Business Journalism

The Donald W. Reynolds Nieman Fellowship in Business Journalism at Harvard offers business reporters an opportunity to deepen their understanding of complex economic issues, make valuable contacts, both within academia and the business world and learn new ways to approach and cover business and finance stories. The fellowship is made possible through a grant from the Donald W. Reynolds Foundation.

Jeff Young, formerly senior correspondent for Public Radio International’s
Jeff Young
Living on Earth, was the 2012 Reynolds Nieman Fellow in Business Journalism. He studied the business and economics of environmental change and provided his Nieman classmates a greater understanding of the relationship between business, the environment and energy use. Jeff now works for the Pew Environmental Group, the conservation arm of The Pew Charitable Trusts, and will continue to write about business and the environment.

At Harvard Jeff took a wide range of classes across campus, including “Business and the Environment” with Professor Michael Toffel at Harvard Business School; “Energy, Climate Change and the Law” with Professor Jody Freeman at Harvard Law School; and “Environmental Economics and Policy” with Professor Bob Stavins and “Geopolitics of Energy” with Professor Meghan O’Sullivan at the Kennedy School. Additionally, he took two courses on digital media and the Internet’s impact on media and society.

Beyond Harvard, Jeff attended events sponsored by the Donald W. Reynolds National Center for Business Journalism, including “Covering the Green Economy” and the “Strictly Financials” workshop in January 2012 in Phoenix. Jeff reports that he “met some great business reporters and got to know them as we broke down income statements and balance sheets, learning how to see the potential stories in the numbers.”

During his Nieman year, Jeff attended Nieman seminars and lunches that provided him an opportunity to meet with and question top economists, including Ken Rogoff, Larry Summers, and Jeremy Stein. Summing up his year, he said “I’ve also been infected with an urge to innovate. We have so many new tools and new ways to report, tell and share stories. And there are such important stories to be told about our energy choices. I have ideas I hope to turn into new reporting projects and a new media platform to make energy reporting and information more relevant and useful to our users and to encourage civic engagement on these issues.”

Chris Arnold, an NPR correspondent who covers the economy and housing market, was selected as the 2013 Donald W. Reynolds Nieman Fellow in
Chris Arnold
Photo by Finbarr O'Reilly
Business Journalism. Like Jeff, he plans to attend the Reynolds “Strictly Financials” event in January 2013 for four days of intensive study in business journalism.  He also participated in a new master class at Nieman on “Numbers for Journalists,” taught by Kennedy School adjunct lecturer Deborah Hughes Hallett and designed to teach journalists how to understand financial results and other numbers to produce better reporting.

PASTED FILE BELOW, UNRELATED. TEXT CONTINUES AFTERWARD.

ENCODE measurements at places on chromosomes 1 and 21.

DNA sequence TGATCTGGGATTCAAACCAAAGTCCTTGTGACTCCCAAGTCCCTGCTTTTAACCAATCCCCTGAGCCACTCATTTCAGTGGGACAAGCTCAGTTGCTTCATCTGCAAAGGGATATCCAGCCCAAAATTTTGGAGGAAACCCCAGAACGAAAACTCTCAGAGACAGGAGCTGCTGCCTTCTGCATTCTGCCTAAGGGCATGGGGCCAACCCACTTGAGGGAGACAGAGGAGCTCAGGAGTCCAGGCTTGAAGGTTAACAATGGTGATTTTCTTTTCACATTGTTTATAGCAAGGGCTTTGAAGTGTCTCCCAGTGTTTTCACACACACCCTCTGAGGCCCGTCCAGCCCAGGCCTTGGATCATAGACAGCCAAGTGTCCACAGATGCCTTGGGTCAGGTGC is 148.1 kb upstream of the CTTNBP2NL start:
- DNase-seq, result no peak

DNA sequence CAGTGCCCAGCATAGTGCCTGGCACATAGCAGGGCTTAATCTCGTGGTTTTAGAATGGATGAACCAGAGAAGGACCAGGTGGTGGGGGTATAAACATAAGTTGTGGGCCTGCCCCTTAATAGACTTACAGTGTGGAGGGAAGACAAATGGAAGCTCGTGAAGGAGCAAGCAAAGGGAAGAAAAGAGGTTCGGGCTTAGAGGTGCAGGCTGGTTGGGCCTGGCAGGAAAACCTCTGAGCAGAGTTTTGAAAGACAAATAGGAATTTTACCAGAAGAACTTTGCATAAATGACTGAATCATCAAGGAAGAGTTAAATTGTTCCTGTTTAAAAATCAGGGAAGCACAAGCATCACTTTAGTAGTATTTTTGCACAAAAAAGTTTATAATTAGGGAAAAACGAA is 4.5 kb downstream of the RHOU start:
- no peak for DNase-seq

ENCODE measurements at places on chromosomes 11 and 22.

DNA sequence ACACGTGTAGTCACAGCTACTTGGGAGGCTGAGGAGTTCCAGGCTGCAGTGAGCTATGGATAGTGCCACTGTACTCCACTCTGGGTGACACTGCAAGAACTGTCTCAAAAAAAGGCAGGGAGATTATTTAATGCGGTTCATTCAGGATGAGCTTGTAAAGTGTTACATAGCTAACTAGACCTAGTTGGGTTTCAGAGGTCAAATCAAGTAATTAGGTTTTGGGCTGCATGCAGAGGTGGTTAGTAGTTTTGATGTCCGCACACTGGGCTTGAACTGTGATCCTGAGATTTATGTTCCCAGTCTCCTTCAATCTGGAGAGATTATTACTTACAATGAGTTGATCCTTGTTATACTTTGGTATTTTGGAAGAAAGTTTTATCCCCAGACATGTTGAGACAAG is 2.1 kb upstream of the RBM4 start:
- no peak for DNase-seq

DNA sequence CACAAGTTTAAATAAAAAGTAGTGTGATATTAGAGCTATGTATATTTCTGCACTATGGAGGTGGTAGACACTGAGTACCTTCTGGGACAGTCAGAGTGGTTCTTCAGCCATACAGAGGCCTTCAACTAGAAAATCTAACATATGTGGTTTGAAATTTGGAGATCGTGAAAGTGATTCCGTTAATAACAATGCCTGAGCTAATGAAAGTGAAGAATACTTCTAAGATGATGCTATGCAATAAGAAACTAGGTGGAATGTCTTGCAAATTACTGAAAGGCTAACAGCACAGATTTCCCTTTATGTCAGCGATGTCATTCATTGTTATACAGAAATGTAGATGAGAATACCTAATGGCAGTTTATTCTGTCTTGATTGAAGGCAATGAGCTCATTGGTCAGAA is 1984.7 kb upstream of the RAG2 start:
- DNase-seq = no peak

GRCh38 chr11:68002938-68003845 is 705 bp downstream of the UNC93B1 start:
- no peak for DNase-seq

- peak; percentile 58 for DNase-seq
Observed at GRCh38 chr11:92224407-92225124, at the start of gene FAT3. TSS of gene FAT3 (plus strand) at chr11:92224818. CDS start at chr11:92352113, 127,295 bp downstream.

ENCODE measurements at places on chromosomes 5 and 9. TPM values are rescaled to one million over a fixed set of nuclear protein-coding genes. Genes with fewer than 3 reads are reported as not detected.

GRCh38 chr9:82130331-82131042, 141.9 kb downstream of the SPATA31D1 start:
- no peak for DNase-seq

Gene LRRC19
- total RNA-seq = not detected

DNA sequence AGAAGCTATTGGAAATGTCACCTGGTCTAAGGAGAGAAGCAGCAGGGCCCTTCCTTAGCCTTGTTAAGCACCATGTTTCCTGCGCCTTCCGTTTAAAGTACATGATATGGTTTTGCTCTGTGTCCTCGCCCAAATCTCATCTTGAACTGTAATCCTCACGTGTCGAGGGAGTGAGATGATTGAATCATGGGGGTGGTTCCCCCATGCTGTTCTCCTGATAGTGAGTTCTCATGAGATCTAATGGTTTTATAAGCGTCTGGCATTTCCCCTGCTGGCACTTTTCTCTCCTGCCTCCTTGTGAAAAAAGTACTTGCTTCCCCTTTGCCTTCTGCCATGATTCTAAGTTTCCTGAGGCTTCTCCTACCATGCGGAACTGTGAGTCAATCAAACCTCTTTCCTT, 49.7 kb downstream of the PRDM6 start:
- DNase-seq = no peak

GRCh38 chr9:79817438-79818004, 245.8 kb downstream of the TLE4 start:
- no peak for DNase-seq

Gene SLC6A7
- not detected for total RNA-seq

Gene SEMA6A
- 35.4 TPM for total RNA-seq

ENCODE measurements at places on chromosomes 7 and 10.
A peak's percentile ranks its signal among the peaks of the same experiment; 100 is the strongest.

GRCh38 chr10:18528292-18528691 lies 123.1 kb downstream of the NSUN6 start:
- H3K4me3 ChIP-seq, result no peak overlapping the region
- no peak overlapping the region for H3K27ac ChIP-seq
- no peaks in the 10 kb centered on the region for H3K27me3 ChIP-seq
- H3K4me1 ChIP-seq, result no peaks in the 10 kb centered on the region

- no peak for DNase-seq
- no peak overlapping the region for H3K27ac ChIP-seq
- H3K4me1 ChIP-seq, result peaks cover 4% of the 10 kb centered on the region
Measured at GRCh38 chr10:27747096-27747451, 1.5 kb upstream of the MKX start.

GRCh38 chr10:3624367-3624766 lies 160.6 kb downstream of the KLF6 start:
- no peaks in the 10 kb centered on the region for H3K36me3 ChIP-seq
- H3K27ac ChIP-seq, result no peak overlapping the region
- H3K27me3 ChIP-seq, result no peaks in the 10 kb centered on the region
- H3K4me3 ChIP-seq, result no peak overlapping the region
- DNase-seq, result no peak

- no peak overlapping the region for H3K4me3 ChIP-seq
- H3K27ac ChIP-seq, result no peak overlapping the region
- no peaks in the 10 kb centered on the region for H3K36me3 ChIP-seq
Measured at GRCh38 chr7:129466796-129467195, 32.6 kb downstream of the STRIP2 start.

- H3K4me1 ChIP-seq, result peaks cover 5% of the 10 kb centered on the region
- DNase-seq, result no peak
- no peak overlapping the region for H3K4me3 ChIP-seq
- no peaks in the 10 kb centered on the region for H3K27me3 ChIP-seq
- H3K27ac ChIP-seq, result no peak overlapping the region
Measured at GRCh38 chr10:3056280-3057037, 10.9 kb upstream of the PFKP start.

Chris is studying the reshaping of the government’s role in housing after the collapse of the bubble and how the crash will shape the future of homeownership and the American Dream. He also is examining obstacles to technological innovation in consumer product safety. In his first semester, Chris dug deep, doing the work in four courses and auditing four others. learning about subjects ranging from economics and housing, to leadership, the history of finance, Chinese philosophy and nuclear weapons non-proliferation.

Notes from a Nieman semester

I was definitely struck by the cross-currents and overlapping themes in so many different areas of study. For example, a class on U.S. history and the civil rights movement overlapped in very interesting ways with a course on housing and urbanization at the Harvard School of Design, and a class on real estate economics, which I took at MIT. It was fascinating to look at the forces that accounted for racial and socio-economic segregation in residential areas 50 years ago and what results in similar outcomes today.  Ironically, many of the economists and pundits who are champions of the "free market" live in suburban neighborhoods that block the free market from creating housing for a more diverse group of people.  Today, minimum-lot-size zoning allows communities to basically say "nobody can build a house here unless they can afford to buy a full acre of land to put it on." This stops developers from building lower-cost apartments, or more densely packed town-houses, which would allow a more socioeconomically diverse range of people access to the neighborhood and its school district, social networks, etc.  That's, of course, just one example.  Each class I took provided its own insights and take-aways, as did the courses on writing and the journalism lectures at Lippmann House.

It’s such a privilege to be both a member of this Nieman class and a part of the Nieman tradition- the oldest journalism fellowship program in the world. I think of it as an academy for excellence in a field that's crucial to a functioning democracy.  It's great to be a part of it."

Chris Arnold
2013 Donald W. Reynolds Nieman Fellow in Business Journalism

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